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Saturday, 2 February, 2002, 16:58 GMT
BJP 'will back courts' over temple
Protesters in Delhi
Ayodhya has been a divisive issue in Indian politics
By the BBC's Ram Dutt Tripathi in Lucknow

The main party in India's governing coalition, the Bharatiya Janata Party (BJP) has ruled out committing itself to the construction of a controversial temple in its election manifesto for assembly elections in the northern state of Uttar Pradesh.

The BJP says the dispute - involving the demand by Hindu hardliners to build a temple at the site where a 16th century mosque was razed - can be resolved either by the courts or through talks.

The BJP's election manifesto clearly reiterates the stand taken earlier this week by BJP President Jana Krishnamurti.

The manifesto states that the BJP will work to speed up court proceedings in the case relating to extreme right-wing Hindu demands for a temple in Ayodhya.

Clear break

Mr Krishnamurti had told journalists that his party was committed to the common agenda agreed by all its governing coalition partners.

Muslim protesters
Muslims say they will agree with the court decision
This, he said, clearly excluded a commitment to building a temple at the disputed site where a mosque was razed to the ground by hardline Hindu groups.

The statement reinforces a clear break the party was forced to make from its traditional stand on the issue when it came to power in 1999 leading a large coalition.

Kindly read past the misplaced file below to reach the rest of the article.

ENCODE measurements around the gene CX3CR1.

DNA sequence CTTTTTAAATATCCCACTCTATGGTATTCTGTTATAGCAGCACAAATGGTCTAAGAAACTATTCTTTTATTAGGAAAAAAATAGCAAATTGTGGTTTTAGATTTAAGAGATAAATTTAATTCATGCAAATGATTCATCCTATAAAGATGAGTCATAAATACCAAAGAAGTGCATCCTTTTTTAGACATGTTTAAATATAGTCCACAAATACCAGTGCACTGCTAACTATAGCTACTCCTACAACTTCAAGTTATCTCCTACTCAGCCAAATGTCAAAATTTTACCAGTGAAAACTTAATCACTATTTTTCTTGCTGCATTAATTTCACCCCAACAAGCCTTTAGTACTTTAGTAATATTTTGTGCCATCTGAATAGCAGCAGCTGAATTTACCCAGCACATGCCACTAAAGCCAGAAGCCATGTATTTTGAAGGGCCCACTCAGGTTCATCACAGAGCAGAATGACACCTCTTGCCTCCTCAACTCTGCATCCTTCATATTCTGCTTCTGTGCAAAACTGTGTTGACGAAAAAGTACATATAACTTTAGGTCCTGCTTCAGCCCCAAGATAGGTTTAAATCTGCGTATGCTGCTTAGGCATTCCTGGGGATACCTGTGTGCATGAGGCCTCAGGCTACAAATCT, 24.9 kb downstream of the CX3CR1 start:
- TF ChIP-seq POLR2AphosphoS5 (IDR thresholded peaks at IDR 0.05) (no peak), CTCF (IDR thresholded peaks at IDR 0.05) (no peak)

The party had, in 1989, extended its strong support to the hardline Hindu Vishwa Hindu Parishad (VHP) for the construction of a temple to the Hindu god Ram in place of an ancient mosque in Ayodhya.

Hindu nationalists have always considered the site to be the birthplace of Ram, while Muslims say it is an historical site built by the Mughal emperor Babar.

A legal dispute about the site is pending before the courts.

In the past, the BJP joined the VHP in describing the issue as a matter of faith, beyond court jurisdiction.

But now the BJP says it will abide only by the court's decision or a negotiated settlement between the two parties in the dispute.

Analysts say the party's stand to stick by the commonly agreed agenda followed by the BJP at the centre for the Uttar Pradesh elections may help retain its allies, but it may also make winning the election for the party far tougher.

See also:

06 Dec 99 | South Asia
Protest over Ayodhya anniversary
06 Dec 98 | South Asia
Ayodhya anniversary passes peacefully
16 Jun 98 | South Asia
BJP raises stakes over Ayodhya
04 Feb 98 | S/W Asia
BJP attacked for temple pledge
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